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Why Do Most Of The Top FCPA Settlements Involve Foreign Companies?

Over the past several months, I’ve been asked the same general question several times:  why are so many foreign companies found in the top ten list of FCPA enforcement actions?

This post explains why and the answers are fairly straight-forward when one understands the factors under the advisory Sentencing Guidelines that impact fine amounts.

Below is the current top ten list of corporate FCPA enforcement actions in terms of settlement amount.

Company

Amount

              Year 
  1.  Siemens $800   million(DOJ – $450 million)(SEC – $350 million) 2008
  2.  KBR / Halliburton $579   million(DOJ – $402 million)(SEC – $177 million) 2009
  3.  Total $398   million(DOJ – $245 million)(SEC – $153 million) 2013
  4.  Alcoa $384   million(DOJ – $209 million)(SEC – $175 million) 2014
  5.  Snamprogetti / ENI $365   million(DOJ – $240 million)(SEC – $125 million) 2010
  6.  Technnip $338   million(DOJ – $240 million)(SEC – $ 98 million) 2010
  7.  JGC $219   million(DOJ – $219 million) 2011
  8.  Daimler $185   million(DOJ – $94 million)(SEC – $91 million) 2010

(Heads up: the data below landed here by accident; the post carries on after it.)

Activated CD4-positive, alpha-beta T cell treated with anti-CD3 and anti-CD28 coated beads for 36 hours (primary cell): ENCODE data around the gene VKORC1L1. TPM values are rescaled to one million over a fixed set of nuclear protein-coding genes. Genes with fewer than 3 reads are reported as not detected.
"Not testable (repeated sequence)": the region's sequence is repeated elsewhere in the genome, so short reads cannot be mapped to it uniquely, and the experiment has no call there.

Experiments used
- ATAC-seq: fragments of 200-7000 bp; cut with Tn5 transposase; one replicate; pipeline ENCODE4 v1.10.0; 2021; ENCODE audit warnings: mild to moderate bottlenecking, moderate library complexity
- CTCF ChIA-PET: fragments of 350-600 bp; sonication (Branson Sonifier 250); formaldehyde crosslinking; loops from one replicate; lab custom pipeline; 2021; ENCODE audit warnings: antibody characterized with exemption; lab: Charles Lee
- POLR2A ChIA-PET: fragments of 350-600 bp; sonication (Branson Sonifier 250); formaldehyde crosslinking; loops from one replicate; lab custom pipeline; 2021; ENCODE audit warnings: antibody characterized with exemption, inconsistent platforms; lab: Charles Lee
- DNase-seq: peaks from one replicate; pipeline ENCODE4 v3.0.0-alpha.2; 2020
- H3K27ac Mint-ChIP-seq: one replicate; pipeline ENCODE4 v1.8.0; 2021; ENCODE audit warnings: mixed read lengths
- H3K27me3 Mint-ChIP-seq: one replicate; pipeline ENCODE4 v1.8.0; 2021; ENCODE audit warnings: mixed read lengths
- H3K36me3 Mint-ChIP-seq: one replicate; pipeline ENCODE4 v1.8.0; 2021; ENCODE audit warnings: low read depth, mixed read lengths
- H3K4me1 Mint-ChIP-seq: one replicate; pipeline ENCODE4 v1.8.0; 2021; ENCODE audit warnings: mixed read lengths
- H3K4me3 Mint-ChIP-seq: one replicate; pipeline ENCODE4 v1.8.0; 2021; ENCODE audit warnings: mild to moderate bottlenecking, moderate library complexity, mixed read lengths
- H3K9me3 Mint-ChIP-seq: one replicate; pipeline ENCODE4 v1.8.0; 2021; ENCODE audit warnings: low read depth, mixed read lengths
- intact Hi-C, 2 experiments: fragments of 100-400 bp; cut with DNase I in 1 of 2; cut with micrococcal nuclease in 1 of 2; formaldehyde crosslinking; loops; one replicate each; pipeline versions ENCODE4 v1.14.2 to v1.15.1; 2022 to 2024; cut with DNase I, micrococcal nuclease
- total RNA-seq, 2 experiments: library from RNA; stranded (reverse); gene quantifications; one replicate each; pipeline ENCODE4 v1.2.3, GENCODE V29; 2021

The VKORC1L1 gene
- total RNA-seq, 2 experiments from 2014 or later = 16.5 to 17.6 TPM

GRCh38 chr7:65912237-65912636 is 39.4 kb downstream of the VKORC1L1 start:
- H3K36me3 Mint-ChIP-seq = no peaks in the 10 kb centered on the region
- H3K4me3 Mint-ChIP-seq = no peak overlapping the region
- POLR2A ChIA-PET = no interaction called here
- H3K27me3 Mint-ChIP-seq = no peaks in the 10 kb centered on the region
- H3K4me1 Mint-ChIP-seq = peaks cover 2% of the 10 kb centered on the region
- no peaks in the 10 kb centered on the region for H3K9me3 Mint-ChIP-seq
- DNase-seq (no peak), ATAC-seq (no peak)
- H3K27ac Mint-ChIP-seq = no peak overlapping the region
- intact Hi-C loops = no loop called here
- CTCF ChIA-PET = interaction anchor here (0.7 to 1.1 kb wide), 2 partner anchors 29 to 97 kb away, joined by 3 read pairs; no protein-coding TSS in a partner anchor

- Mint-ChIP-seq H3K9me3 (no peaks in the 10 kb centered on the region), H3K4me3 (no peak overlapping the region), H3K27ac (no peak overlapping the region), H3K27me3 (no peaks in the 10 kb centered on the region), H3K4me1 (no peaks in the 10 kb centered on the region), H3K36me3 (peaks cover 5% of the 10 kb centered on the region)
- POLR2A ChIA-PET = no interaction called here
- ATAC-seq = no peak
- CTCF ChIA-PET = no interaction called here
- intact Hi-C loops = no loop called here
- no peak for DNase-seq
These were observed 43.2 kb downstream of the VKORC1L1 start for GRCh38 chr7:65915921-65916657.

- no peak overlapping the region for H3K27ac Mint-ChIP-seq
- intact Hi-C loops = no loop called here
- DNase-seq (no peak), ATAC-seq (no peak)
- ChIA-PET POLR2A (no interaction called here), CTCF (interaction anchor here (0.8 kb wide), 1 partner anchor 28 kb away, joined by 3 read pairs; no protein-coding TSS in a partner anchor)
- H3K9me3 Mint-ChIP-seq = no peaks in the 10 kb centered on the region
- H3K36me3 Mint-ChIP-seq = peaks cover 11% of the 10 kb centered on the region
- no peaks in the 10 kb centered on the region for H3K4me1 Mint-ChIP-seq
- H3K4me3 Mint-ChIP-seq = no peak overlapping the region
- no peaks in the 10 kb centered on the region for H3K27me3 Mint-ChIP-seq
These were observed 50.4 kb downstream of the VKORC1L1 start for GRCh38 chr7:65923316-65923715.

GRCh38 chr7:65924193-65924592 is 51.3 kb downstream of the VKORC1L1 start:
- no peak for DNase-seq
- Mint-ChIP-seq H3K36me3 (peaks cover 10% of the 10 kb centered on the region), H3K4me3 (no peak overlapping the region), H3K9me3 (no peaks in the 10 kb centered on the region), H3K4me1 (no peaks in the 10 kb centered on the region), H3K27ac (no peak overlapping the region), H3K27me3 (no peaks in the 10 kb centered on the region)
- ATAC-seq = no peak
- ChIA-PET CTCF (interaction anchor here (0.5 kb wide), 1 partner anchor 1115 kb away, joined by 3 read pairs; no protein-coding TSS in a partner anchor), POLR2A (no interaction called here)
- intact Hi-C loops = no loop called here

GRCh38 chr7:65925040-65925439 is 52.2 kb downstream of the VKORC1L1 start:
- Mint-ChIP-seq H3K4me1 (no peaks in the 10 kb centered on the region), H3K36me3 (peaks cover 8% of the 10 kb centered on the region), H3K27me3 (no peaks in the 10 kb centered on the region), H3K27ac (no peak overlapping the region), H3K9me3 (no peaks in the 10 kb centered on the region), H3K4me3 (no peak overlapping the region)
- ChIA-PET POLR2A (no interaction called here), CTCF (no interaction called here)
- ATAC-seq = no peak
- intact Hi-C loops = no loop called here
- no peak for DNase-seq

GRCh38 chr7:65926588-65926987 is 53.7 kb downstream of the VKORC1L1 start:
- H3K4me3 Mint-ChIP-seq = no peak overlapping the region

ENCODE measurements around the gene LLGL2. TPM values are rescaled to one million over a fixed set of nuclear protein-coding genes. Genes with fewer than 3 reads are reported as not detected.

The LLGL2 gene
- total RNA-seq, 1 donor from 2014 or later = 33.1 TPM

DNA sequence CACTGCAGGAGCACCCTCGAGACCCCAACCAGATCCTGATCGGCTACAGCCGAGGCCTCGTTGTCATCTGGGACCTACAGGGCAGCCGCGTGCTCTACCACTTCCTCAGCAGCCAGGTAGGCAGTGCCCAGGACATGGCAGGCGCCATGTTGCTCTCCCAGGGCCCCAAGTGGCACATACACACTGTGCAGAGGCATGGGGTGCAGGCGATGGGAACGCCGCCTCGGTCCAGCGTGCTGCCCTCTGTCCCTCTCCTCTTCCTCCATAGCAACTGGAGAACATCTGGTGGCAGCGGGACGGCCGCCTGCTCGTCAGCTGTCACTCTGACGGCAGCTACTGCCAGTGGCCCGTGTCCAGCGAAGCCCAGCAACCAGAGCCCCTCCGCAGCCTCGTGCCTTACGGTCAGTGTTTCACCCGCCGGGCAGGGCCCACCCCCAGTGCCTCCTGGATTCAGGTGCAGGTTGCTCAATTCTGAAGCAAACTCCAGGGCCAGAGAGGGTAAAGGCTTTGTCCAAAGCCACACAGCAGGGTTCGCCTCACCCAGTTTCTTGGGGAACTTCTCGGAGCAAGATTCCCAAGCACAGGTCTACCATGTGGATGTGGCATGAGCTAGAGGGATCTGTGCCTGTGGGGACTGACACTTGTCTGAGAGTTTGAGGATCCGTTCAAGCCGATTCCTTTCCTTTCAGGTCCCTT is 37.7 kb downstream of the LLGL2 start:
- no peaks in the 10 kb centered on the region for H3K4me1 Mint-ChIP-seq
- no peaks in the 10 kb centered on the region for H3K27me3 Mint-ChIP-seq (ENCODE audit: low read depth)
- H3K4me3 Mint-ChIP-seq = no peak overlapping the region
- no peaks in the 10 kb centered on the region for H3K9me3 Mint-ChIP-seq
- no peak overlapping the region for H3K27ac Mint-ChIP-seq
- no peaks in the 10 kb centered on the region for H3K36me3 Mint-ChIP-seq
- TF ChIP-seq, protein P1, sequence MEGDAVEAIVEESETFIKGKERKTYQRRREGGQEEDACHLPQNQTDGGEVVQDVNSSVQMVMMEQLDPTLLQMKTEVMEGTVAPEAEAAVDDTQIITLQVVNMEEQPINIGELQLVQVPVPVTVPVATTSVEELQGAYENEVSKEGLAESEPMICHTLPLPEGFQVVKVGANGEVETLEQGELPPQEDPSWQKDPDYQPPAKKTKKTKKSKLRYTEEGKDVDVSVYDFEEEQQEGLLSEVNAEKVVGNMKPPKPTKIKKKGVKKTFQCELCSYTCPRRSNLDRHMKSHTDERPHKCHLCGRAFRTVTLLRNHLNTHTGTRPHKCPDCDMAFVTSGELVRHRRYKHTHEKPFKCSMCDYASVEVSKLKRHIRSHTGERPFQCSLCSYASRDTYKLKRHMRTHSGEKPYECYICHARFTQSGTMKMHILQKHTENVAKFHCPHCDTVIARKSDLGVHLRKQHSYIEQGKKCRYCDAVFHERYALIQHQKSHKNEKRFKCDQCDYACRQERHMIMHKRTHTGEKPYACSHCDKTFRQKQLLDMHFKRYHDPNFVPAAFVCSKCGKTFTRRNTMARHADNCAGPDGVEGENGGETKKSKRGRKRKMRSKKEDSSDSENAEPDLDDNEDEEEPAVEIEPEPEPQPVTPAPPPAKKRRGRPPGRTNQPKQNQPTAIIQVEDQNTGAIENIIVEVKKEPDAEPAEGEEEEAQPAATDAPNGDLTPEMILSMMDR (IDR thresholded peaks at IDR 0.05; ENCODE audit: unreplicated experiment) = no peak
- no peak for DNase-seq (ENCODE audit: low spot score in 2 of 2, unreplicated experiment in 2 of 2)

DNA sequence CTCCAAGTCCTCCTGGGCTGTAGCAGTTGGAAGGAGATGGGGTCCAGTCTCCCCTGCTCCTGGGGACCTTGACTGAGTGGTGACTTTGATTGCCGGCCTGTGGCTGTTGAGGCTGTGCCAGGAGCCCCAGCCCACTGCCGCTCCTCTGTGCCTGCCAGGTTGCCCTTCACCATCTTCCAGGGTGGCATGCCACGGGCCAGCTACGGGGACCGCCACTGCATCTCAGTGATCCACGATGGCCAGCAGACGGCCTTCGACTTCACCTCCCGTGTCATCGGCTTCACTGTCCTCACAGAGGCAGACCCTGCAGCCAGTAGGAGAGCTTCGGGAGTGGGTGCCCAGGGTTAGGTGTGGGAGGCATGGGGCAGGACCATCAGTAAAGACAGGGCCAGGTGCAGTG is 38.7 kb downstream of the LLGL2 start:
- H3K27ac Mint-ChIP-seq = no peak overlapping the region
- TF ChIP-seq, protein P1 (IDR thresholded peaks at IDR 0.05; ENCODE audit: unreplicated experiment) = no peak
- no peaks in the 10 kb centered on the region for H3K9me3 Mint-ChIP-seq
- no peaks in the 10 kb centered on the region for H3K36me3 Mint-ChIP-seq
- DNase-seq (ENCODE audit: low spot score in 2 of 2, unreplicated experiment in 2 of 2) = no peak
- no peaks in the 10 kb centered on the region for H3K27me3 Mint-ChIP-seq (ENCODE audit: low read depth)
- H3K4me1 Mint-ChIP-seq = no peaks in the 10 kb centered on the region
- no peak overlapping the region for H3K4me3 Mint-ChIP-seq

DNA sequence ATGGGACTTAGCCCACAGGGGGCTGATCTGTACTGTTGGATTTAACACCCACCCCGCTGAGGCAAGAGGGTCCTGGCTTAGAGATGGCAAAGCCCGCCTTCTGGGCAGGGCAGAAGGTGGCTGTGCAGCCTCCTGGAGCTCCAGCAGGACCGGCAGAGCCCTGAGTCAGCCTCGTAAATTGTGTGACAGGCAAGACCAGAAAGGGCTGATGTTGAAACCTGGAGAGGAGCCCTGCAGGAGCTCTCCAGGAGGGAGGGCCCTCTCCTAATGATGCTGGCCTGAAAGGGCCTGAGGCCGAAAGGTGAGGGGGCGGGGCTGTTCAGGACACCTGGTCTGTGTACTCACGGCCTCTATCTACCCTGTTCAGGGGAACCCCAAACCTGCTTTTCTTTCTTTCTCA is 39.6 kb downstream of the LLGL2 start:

9.  Weatherford   Int’l $153   million(DOJ – $87 million)(SEC – $66 million) 2013
  10.  Alcatel-Lucent $137   million(DOJ – $92 million)(SEC – $45 million) 2010

All but KBR/Halliburton and Alcoa are enforcement actions against foreign companies.

In analyzing the top ten enforcement actions, it is important to first recognize the following salient fact:  4 of the enforcement actions (KBR/Halliburton, Snamprogetti/ENI, Technip and JGC) are the same core enforcement action as the companies were all consortium partners pursuing through the same agents the same $6 billion Bonny Island, Nigeria liquified natural gas project.

The most important factor in determining fine amounts in FCPA enforcement actions under the advisory Sentencing Guidelines is net final benefit allegedly received from the improper payments.  Same is true when it comes to SEC disgorgement amounts.  Not surprisingly, given the Bonny Island project at issue, the net final benefits alleged in the enforcement actions were large.  As detailed here [1], in KBR/Halliburton the figure was alleged to be approximately $236 million; in Technip approximately $199 million; in Snamprogetti/ENI approximately $214 million; and in JGC approximately $195 million.